Mastering martial arts with Cameron Smart

Since January, Orcas Islander Cameron Smart has been instructing martial arts to both children and adults.

“It’s been a really good first year,” he said.

Smart, who was born and raised on Orcas, began taking martial arts classes when he was in fourth-grade from Chuck Silva. His interest in the sport came from watching Jackie Chan movies.

“For me, martial arts is a lifelong journey,” Smart said. “I didn’t understand what this meant at first, but now Hawaiian Kenpo has already taken me on an adventure all around the world. The connections I have made with fellow practitioners are the best part. This is what drives me to teach martial arts and continue my journey.”

Smart teaches Hawaiian Kenpo, a mixture of Judo, Jujitsu, Shotokan, Kenpo and Aikido, that originated on Hawaii and was brought to the mainland by Mutsuto “Bill” Ryusaki.

“Kenpo has a long and exciting history with a lineage that can be traced back to Japan where the records end,” Smart said. “My philosophy is to teach practical self-defense while keeping the traditional and ceremonial aspects that promote mental acuity.”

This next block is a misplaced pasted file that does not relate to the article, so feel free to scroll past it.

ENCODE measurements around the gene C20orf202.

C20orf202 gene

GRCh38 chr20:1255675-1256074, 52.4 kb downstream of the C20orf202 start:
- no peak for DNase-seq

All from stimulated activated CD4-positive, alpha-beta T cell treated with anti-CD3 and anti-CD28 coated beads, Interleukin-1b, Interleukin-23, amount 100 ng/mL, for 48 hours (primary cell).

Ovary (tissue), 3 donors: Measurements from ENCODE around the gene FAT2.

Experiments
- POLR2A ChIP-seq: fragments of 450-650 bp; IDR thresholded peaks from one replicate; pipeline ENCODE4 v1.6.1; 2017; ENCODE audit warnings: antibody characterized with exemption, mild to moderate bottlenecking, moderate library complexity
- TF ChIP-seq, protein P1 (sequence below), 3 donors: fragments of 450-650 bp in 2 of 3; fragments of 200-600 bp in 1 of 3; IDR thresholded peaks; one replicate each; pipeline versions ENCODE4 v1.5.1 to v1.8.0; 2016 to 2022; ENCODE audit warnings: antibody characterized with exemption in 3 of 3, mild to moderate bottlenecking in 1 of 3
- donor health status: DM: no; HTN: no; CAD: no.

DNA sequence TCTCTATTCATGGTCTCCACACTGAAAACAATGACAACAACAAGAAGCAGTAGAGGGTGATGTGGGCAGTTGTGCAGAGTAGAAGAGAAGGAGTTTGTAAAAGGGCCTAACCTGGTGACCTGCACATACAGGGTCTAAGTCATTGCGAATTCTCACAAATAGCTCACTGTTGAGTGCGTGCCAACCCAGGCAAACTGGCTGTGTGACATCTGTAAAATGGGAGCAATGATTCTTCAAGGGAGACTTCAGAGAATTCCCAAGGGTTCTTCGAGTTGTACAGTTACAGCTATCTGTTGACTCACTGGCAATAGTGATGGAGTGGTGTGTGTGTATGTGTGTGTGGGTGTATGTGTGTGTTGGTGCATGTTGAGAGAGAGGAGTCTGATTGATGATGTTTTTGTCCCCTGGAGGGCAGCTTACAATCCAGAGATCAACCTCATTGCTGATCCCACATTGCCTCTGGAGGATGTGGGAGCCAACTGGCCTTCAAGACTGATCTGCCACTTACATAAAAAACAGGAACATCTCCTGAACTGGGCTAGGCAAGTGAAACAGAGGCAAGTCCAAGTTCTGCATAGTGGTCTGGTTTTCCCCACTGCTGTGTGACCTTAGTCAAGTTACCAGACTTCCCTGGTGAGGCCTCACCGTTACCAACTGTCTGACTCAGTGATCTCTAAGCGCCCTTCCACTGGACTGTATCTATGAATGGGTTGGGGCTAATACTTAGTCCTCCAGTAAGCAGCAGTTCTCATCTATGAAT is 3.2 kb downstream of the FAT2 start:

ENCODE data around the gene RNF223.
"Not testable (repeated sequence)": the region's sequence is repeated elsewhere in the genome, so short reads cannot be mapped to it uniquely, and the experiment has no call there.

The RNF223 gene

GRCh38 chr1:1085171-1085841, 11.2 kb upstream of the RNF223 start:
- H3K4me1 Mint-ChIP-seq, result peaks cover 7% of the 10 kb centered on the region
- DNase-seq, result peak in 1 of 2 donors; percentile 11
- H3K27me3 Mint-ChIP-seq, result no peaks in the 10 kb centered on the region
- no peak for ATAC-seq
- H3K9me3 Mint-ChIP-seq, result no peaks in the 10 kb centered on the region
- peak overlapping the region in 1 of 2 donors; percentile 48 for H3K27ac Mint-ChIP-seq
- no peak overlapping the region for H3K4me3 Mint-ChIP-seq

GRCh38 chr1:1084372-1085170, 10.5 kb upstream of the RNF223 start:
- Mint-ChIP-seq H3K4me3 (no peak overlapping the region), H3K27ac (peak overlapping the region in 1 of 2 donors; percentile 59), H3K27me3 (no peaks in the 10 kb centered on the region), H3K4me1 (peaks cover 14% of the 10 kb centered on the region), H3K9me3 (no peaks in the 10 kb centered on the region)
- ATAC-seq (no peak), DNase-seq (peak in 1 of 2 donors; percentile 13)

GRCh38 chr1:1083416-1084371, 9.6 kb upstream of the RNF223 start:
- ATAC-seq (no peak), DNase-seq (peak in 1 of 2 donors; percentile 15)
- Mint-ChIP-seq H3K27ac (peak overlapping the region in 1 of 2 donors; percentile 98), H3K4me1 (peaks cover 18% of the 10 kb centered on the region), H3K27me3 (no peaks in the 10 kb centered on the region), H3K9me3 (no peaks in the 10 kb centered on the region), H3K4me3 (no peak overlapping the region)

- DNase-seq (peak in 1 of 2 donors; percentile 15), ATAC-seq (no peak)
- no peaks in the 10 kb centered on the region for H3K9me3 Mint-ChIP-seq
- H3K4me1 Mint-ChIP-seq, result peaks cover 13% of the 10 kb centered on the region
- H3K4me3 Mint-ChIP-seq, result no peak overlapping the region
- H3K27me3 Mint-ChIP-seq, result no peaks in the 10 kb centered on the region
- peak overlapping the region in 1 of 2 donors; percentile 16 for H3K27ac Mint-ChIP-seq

When Smart graduated high school in 2011, he tested for and earned his black belt, the first of 10 that are available. He is still on his first black belt, but teaching can help him to earn higher levels of black belts. He hopes to one day take his skills to the mainland and expand his school.

“I enjoy martial arts because of what it reveals about oneself. Learning to control your emotions and observe those around you is the best way to protect against threats, physical or mental,” Smart said. “By attending a martial arts class, people learn how to deal with aggressive force and the emotions that provoke these attacks. It is not always easy and people get frustrated along the way, overcoming this is how martial arts strengthens the mind.”

Smart teaches two classes on Tuesdays and Thursdays. Children ages five to 13 can attend class from 3:30 to 4:30 p.m. and adults (ages 14 and older) can attend class starting at 5 p.m. A class costs $10 for the hour and trainings are held at the Odd Fellows Hall. For more information and to register for the class, email Cameron at

“Martial arts works for everyone. Young people can learn valuable life lessons while older people can stay in shape and make new friends. I would like to see more young adults age 15 and older join,” Smart said. “Being 25, I understand how busy our lives are at the moment. Taking a martial arts class is a great way to unwind after work, have fun and stay warm in the winter. And of course, it is never too late to learn self-defense. If you like flashy, Hollywood, Jackie Chan movies, we can do that too.”